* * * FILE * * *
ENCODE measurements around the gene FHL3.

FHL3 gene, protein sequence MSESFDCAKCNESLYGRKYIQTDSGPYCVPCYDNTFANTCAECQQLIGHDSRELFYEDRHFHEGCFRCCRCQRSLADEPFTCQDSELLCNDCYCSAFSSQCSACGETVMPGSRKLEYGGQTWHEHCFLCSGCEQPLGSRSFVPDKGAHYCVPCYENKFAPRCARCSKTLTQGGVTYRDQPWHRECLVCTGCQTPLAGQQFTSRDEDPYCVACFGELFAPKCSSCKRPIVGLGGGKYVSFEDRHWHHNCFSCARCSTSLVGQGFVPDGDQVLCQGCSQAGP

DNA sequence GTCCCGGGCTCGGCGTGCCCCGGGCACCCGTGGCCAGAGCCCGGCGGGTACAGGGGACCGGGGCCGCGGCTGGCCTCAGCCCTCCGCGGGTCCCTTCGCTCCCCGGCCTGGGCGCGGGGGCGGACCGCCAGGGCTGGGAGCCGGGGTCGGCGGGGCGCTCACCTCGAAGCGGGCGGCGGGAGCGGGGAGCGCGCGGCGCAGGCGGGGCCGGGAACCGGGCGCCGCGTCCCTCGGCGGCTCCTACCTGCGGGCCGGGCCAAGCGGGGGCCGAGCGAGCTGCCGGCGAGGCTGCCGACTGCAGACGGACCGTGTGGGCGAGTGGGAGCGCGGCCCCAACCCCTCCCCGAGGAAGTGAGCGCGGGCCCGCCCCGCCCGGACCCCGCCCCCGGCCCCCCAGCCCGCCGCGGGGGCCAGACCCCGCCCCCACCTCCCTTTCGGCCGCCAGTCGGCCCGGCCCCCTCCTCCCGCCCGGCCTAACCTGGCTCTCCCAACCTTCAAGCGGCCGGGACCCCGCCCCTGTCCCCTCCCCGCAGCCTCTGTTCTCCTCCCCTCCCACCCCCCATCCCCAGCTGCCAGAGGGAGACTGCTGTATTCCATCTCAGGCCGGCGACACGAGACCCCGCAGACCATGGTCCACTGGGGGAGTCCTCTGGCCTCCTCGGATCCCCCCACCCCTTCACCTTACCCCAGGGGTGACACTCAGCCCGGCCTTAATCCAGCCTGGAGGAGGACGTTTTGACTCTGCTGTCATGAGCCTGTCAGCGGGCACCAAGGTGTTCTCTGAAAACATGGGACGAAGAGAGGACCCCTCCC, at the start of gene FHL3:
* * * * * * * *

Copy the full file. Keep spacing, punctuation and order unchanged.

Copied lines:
ENCODE measurements around the gene FHL3.

FHL3 gene, protein sequence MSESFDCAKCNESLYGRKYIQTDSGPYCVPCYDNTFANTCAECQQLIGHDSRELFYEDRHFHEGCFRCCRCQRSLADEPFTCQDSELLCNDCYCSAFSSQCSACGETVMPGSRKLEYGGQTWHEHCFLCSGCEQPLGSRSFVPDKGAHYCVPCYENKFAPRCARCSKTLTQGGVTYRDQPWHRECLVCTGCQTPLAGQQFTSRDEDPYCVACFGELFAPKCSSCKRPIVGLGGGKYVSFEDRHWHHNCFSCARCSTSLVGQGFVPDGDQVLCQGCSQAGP

DNA sequence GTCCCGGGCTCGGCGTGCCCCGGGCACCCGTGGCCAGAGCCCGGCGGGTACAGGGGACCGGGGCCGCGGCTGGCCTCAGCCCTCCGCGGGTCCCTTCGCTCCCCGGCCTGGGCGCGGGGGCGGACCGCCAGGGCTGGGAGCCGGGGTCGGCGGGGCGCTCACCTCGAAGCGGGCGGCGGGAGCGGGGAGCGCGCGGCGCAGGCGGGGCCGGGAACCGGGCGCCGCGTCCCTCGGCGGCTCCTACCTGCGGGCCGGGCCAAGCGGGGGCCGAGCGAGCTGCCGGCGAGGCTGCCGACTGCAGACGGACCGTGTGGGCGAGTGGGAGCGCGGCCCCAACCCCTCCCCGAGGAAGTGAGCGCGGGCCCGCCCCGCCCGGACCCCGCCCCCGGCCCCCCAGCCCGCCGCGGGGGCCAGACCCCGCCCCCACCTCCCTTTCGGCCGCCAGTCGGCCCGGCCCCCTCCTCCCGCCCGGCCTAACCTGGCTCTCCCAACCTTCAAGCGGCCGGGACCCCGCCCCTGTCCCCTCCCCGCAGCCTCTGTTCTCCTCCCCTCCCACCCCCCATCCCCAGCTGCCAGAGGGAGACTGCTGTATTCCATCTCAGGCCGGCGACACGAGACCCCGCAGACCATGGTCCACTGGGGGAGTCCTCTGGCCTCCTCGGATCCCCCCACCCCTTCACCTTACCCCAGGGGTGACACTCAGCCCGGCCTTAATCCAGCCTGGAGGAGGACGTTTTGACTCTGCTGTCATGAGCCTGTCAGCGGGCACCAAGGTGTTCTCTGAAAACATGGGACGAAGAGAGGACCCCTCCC, at the start of gene FHL3: